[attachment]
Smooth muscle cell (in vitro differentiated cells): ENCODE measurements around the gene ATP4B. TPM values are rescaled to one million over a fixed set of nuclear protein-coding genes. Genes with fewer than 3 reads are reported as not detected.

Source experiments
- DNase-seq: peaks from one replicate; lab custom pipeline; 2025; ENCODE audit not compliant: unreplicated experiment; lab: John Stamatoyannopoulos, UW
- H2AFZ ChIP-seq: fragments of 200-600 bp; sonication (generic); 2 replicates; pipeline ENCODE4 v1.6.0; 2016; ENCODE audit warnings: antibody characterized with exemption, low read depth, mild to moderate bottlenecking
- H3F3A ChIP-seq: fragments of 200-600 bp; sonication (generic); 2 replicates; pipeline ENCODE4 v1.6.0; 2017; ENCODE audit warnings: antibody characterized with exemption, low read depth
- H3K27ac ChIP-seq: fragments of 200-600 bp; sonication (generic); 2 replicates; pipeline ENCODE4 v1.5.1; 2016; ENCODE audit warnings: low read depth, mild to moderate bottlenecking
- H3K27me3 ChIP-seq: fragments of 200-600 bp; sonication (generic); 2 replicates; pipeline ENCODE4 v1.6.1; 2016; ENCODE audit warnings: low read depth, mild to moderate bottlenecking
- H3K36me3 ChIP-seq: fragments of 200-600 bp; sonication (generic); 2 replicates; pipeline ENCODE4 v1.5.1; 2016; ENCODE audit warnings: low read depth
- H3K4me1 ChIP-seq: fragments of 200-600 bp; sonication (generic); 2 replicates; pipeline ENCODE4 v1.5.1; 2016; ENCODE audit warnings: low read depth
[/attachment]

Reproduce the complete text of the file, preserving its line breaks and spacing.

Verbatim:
Smooth muscle cell (in vitro differentiated cells): ENCODE measurements around the gene ATP4B. TPM values are rescaled to one million over a fixed set of nuclear protein-coding genes. Genes with fewer than 3 reads are reported as not detected.

Source experiments
- DNase-seq: peaks from one replicate; lab custom pipeline; 2025; ENCODE audit not compliant: unreplicated experiment; lab: John Stamatoyannopoulos, UW
- H2AFZ ChIP-seq: fragments of 200-600 bp; sonication (generic); 2 replicates; pipeline ENCODE4 v1.6.0; 2016; ENCODE audit warnings: antibody characterized with exemption, low read depth, mild to moderate bottlenecking
- H3F3A ChIP-seq: fragments of 200-600 bp; sonication (generic); 2 replicates; pipeline ENCODE4 v1.6.0; 2017; ENCODE audit warnings: antibody characterized with exemption, low read depth
- H3K27ac ChIP-seq: fragments of 200-600 bp; sonication (generic); 2 replicates; pipeline ENCODE4 v1.5.1; 2016; ENCODE audit warnings: low read depth, mild to moderate bottlenecking
- H3K27me3 ChIP-seq: fragments of 200-600 bp; sonication (generic); 2 replicates; pipeline ENCODE4 v1.6.1; 2016; ENCODE audit warnings: low read depth, mild to moderate bottlenecking
- H3K36me3 ChIP-seq: fragments of 200-600 bp; sonication (generic); 2 replicates; pipeline ENCODE4 v1.5.1; 2016; ENCODE audit warnings: low read depth
- H3K4me1 ChIP-seq: fragments of 200-600 bp; sonication (generic); 2 replicates; pipeline ENCODE4 v1.5.1; 2016; ENCODE audit warnings: low read depth